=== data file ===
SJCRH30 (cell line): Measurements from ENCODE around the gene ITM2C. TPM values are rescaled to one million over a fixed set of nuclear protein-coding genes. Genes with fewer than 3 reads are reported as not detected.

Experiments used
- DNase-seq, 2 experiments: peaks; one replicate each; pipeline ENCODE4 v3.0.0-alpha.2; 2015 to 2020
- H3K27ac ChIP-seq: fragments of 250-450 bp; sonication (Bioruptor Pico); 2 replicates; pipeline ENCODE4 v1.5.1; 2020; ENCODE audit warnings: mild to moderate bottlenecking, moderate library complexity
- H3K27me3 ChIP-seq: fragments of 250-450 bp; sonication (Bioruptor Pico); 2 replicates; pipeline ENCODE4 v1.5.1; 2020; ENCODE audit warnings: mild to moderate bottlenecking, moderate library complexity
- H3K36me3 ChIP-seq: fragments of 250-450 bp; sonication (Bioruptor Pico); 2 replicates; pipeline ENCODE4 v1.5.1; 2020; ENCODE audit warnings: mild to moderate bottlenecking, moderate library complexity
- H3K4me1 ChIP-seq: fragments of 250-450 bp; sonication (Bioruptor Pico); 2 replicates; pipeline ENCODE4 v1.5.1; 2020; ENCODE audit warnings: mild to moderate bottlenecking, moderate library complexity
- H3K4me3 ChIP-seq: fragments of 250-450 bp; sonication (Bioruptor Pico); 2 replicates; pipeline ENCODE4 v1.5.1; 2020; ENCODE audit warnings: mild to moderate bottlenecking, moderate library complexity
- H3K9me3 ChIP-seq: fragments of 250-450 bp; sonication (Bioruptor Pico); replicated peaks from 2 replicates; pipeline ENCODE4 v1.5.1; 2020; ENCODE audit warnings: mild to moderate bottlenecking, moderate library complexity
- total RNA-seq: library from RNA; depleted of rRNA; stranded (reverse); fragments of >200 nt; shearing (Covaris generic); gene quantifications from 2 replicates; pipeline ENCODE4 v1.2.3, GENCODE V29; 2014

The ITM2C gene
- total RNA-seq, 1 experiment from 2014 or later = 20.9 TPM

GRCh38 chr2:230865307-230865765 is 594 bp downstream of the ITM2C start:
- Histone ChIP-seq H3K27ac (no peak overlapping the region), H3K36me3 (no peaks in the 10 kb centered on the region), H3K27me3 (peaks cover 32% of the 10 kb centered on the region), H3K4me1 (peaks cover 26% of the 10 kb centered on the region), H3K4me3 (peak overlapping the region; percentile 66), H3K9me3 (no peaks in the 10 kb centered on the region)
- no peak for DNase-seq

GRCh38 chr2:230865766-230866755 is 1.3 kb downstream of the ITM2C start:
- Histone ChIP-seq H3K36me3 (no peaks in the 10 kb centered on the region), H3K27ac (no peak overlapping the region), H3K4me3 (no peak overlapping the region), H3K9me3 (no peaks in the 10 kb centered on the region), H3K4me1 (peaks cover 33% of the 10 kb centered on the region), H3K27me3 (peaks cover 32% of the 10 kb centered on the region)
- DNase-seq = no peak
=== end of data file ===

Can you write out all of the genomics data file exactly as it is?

SJCRH30 (cell line): Measurements from ENCODE around the gene ITM2C. TPM values are rescaled to one million over a fixed set of nuclear protein-coding genes. Genes with fewer than 3 reads are reported as not detected.

Experiments used
- DNase-seq, 2 experiments: peaks; one replicate each; pipeline ENCODE4 v3.0.0-alpha.2; 2015 to 2020
- H3K27ac ChIP-seq: fragments of 250-450 bp; sonication (Bioruptor Pico); 2 replicates; pipeline ENCODE4 v1.5.1; 2020; ENCODE audit warnings: mild to moderate bottlenecking, moderate library complexity
- H3K27me3 ChIP-seq: fragments of 250-450 bp; sonication (Bioruptor Pico); 2 replicates; pipeline ENCODE4 v1.5.1; 2020; ENCODE audit warnings: mild to moderate bottlenecking, moderate library complexity
- H3K36me3 ChIP-seq: fragments of 250-450 bp; sonication (Bioruptor Pico); 2 replicates; pipeline ENCODE4 v1.5.1; 2020; ENCODE audit warnings: mild to moderate bottlenecking, moderate library complexity
- H3K4me1 ChIP-seq: fragments of 250-450 bp; sonication (Bioruptor Pico); 2 replicates; pipeline ENCODE4 v1.5.1; 2020; ENCODE audit warnings: mild to moderate bottlenecking, moderate library complexity
- H3K4me3 ChIP-seq: fragments of 250-450 bp; sonication (Bioruptor Pico); 2 replicates; pipeline ENCODE4 v1.5.1; 2020; ENCODE audit warnings: mild to moderate bottlenecking, moderate library complexity
- H3K9me3 ChIP-seq: fragments of 250-450 bp; sonication (Bioruptor Pico); replicated peaks from 2 replicates; pipeline ENCODE4 v1.5.1; 2020; ENCODE audit warnings: mild to moderate bottlenecking, moderate library complexity
- total RNA-seq: library from RNA; depleted of rRNA; stranded (reverse); fragments of >200 nt; shearing (Covaris generic); gene quantifications from 2 replicates; pipeline ENCODE4 v1.2.3, GENCODE V29; 2014

The ITM2C gene
- total RNA-seq, 1 experiment from 2014 or later = 20.9 TPM

GRCh38 chr2:230865307-230865765 is 594 bp downstream of the ITM2C start:
- Histone ChIP-seq H3K27ac (no peak overlapping the region), H3K36me3 (no peaks in the 10 kb centered on the region), H3K27me3 (peaks cover 32% of the 10 kb centered on the region), H3K4me1 (peaks cover 26% of the 10 kb centered on the region), H3K4me3 (peak overlapping the region; percentile 66), H3K9me3 (no peaks in the 10 kb centered on the region)
- no peak for DNase-seq

GRCh38 chr2:230865766-230866755 is 1.3 kb downstream of the ITM2C start:
- Histone ChIP-seq H3K36me3 (no peaks in the 10 kb centered on the region), H3K27ac (no peak overlapping the region), H3K4me3 (no peak overlapping the region), H3K9me3 (no peaks in the 10 kb centered on the region), H3K4me1 (peaks cover 33% of the 10 kb centered on the region), H3K27me3 (peaks cover 32% of the 10 kb centered on the region)
- DNase-seq = no peak